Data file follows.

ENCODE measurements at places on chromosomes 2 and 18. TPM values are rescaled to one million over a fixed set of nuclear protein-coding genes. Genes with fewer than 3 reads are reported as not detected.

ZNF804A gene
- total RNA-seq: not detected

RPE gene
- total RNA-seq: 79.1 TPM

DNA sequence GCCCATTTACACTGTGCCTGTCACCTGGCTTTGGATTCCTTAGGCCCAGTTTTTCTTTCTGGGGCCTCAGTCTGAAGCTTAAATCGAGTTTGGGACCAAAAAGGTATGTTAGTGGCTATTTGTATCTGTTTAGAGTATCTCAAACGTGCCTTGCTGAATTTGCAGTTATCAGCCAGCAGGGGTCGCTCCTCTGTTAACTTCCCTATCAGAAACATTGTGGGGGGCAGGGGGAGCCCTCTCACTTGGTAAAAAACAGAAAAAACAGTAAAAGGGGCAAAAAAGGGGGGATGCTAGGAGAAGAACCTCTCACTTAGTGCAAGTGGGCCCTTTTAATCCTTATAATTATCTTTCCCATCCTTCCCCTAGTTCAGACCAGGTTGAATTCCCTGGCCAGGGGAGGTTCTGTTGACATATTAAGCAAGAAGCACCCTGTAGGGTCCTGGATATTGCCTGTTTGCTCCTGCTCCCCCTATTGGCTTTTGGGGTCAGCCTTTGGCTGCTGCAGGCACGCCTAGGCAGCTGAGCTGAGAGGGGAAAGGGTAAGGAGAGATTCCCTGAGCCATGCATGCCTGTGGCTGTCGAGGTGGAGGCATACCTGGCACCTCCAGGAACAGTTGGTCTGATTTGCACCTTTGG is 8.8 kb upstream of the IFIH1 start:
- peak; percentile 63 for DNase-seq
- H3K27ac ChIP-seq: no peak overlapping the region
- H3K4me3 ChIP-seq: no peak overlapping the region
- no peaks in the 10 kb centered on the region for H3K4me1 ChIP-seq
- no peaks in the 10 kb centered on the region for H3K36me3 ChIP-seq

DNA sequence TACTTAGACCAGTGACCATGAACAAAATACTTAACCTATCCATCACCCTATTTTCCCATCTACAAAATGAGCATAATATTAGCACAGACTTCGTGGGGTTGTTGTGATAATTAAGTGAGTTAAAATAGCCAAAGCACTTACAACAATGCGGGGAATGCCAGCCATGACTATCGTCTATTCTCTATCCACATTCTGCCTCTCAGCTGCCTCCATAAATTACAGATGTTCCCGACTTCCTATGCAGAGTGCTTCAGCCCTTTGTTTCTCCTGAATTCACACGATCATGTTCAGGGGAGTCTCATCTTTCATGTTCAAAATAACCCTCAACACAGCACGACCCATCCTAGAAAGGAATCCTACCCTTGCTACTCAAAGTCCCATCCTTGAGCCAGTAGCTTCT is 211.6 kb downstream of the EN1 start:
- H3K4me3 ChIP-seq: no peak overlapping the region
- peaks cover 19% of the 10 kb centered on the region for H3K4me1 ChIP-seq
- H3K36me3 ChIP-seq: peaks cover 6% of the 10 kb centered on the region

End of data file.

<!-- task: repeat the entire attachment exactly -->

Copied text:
ENCODE measurements at places on chromosomes 2 and 18. TPM values are rescaled to one million over a fixed set of nuclear protein-coding genes. Genes with fewer than 3 reads are reported as not detected.

ZNF804A gene
- total RNA-seq: not detected

RPE gene
- total RNA-seq: 79.1 TPM

DNA sequence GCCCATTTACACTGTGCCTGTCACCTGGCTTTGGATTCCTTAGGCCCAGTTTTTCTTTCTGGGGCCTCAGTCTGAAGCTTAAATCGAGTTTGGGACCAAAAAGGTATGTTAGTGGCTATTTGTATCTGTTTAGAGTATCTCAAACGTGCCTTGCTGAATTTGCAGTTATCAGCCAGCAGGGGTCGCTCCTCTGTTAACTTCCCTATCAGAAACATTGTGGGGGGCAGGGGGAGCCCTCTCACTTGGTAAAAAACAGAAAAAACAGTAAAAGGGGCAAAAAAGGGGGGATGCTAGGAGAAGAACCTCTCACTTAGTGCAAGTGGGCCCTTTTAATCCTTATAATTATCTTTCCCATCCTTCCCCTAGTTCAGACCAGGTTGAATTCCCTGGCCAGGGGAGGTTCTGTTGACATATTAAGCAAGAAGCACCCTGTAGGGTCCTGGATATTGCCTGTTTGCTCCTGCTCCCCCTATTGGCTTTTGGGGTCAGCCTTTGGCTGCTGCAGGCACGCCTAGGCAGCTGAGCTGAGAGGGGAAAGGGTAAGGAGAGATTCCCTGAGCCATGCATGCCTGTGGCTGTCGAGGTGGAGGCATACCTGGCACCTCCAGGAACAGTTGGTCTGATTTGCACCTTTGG is 8.8 kb upstream of the IFIH1 start:
- peak; percentile 63 for DNase-seq
- H3K27ac ChIP-seq: no peak overlapping the region
- H3K4me3 ChIP-seq: no peak overlapping the region
- no peaks in the 10 kb centered on the region for H3K4me1 ChIP-seq
- no peaks in the 10 kb centered on the region for H3K36me3 ChIP-seq

DNA sequence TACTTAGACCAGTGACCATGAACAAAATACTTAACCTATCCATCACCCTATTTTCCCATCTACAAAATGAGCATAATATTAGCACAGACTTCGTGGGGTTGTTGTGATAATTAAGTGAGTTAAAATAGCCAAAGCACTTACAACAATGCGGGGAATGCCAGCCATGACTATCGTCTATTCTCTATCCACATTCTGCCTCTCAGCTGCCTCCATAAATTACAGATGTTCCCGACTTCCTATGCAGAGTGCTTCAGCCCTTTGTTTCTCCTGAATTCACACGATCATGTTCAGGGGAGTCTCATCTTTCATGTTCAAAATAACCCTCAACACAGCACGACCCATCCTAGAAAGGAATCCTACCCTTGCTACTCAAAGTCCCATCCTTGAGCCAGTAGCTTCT is 211.6 kb downstream of the EN1 start:
- H3K4me3 ChIP-seq: no peak overlapping the region
- peaks cover 19% of the 10 kb centered on the region for H3K4me1 ChIP-seq
- H3K36me3 ChIP-seq: peaks cover 6% of the 10 kb centered on the region